Saturday, March 6, 2010
Blowouts and Battles
First the Blowout
In the case that you thought that I was exaggerating in a previous blog posting, a skid landing this past week of an ATC airplane at an airport in Tanzania gives the impression that I probably wasn't.
Though the details are not yet clear, reports that have come out state that all four rear tires of a Boeing 737 burst on landing at the Mwanza airport. The plane slid to a stop in the mud off to the side of the runway. No one was injured but there were plenty that were pretty traumatized by the whole thing and were taken to a hospital.
Now this wasn't the same plane I was on when we had a blowout (and a flat) upon landing in Dar a couple weeks ago, but it was the same airline. It could be an unfortunate coincidence or it could be an indicator that they are having some maintenance problems.
Then the Battles
It's not often that Tanzanians are tested in battle. In spite of this infrequent practice in sparring with enemies, they seem to hold their own quite well.
The Tanzanian military participated in the struggle to liberate Mozambique, Zimbabwe, South Africa and Uganda (they all ended up being liberated, by the way). Their most significant involvement was in the Uganda-Tanzania War following a Ugandan invasion into Tanzania in 1978. Idi Amin had long accused Tanzania of backing his enemies. Amin invaded Tanzanian territory on 1 November 1978 and announced the annexation of Kagera Region to Uganda. Tanzania responded like a hammer and in short order took Kampala. Amin was forced to flee the country. The reign of the "Last King of Scotland" ended.
So last week pirates attacked a Tanzanian-flagged ship in the Gulf of Aden. This is that nasty little stretch of water off the tourist-free coast of Somalia. According to the US Navy, the crew of the ship successfully fended off the pirates until the USS Farragut, a US destroyer that was patrolling in the area, arrived and busted the bad guys. This is a rare victory against increasingly organized and impressively armed pirates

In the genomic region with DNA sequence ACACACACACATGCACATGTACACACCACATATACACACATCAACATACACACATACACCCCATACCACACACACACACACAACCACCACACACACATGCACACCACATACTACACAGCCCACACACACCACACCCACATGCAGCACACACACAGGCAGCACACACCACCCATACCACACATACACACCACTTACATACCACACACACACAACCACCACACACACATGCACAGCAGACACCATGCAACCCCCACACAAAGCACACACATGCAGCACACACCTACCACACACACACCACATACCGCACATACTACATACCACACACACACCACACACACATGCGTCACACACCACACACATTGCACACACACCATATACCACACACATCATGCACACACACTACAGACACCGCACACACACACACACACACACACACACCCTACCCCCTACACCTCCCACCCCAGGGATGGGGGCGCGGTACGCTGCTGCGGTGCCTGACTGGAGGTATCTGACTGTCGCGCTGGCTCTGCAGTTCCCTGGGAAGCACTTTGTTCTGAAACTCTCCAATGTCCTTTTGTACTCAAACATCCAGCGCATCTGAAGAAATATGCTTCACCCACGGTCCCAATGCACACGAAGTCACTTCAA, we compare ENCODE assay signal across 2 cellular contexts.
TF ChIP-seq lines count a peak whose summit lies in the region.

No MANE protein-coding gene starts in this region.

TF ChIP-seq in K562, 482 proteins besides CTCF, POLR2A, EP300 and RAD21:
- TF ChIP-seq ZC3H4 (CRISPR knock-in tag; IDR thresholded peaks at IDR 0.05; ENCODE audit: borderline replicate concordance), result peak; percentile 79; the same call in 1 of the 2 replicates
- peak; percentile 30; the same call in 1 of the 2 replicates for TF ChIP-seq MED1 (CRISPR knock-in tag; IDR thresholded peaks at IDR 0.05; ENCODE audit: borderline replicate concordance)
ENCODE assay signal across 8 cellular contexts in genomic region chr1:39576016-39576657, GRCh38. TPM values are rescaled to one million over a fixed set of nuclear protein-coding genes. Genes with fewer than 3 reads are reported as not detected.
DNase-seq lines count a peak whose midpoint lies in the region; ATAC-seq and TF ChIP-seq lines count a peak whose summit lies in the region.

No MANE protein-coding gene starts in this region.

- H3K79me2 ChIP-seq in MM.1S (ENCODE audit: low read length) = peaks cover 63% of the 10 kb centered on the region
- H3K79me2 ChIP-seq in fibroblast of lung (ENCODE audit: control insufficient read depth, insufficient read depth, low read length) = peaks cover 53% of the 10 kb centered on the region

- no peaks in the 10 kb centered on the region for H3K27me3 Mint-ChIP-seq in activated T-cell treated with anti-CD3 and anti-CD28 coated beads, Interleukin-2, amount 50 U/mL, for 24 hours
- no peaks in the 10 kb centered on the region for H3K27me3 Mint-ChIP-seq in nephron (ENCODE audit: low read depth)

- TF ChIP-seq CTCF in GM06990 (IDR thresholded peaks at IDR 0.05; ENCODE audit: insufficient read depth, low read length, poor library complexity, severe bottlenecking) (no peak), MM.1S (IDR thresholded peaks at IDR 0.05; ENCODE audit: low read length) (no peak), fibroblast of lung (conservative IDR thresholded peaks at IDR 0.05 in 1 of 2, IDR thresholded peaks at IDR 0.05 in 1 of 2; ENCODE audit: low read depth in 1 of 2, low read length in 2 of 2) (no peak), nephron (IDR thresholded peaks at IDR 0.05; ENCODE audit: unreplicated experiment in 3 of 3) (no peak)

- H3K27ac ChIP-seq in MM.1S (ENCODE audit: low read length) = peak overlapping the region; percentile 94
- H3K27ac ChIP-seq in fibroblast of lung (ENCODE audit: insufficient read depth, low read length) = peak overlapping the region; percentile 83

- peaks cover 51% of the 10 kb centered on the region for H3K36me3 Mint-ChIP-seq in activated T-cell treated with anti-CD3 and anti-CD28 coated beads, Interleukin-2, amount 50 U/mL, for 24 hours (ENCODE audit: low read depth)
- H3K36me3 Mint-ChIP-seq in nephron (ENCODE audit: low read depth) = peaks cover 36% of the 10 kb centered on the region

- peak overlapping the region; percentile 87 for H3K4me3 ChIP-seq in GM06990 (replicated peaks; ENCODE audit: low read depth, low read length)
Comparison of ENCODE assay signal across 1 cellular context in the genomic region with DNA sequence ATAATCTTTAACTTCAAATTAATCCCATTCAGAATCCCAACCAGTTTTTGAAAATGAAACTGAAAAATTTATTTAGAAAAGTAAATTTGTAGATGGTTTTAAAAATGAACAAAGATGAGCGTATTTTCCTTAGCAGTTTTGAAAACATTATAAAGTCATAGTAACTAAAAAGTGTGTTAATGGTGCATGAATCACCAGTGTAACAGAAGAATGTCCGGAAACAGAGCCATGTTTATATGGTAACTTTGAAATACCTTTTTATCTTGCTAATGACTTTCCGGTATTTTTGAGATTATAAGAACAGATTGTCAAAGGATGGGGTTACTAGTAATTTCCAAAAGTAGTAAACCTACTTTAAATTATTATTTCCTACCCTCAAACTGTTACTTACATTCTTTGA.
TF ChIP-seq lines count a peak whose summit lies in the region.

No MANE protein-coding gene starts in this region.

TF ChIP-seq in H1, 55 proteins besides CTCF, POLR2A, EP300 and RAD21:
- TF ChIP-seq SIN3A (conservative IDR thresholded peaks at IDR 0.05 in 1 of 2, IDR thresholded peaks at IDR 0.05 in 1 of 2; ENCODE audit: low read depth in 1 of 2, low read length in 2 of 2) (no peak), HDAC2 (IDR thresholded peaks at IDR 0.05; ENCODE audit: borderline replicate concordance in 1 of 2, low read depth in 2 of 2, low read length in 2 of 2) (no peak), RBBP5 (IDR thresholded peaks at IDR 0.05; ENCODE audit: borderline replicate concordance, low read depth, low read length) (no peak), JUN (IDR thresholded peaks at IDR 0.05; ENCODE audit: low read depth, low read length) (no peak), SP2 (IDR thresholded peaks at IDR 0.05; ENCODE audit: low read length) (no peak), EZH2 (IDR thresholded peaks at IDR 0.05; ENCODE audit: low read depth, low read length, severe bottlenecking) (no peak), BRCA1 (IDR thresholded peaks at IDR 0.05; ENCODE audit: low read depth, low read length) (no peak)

Tanzanians, in spite of their reputation as a peaceful people, are probably not people you want to mess with. This is not the same for all such peaceful countries. While I was living in Switzerland, I had several friends who were part of the Swiss Armed Forces. I'm sorry but this is not a tough group of people. Military service is mandatory for male citizens and, by their own admission, they're not a motivated bunch of warriors. This conscripted army works similar to the US Reserves in America where you are committed to just a couple weeks a year (until you're in your 50's) unless otherwise needed by your country. In 1989 while I was living there, a popular initiative was launched which aimed to eliminate the Swiss military altogether. One Swiss friend of mine said at the time that the only reason the initiative failed was because the military served other needs than just assembling beds in bomb shelters. Apparently the men were happy to get away from the house for a couple weeks every year to drink beer with their buddies (and the women were apparently happy about it as well).
It's unlikely that the Swiss would ever go to war anytime soon but this past week Muammar Qaddafi did decide to declare a jihad against them for voting to ban minarets (though me thinks it MAY have had something to do with the Swiss arresting his son a couple years ago for beating two servants). I doubt it will catch on with other world leaders since most of them have their money in Swiss banks and/or their kids in Swiss boarding schools.
The Swiss don't seem worried. They have other important things on their minds. Swiss voters will go to the polls tomorrow (Sunday) to decide on a proposal to appoint state-funded lawyers across the country to represent animals in court. Not kidding.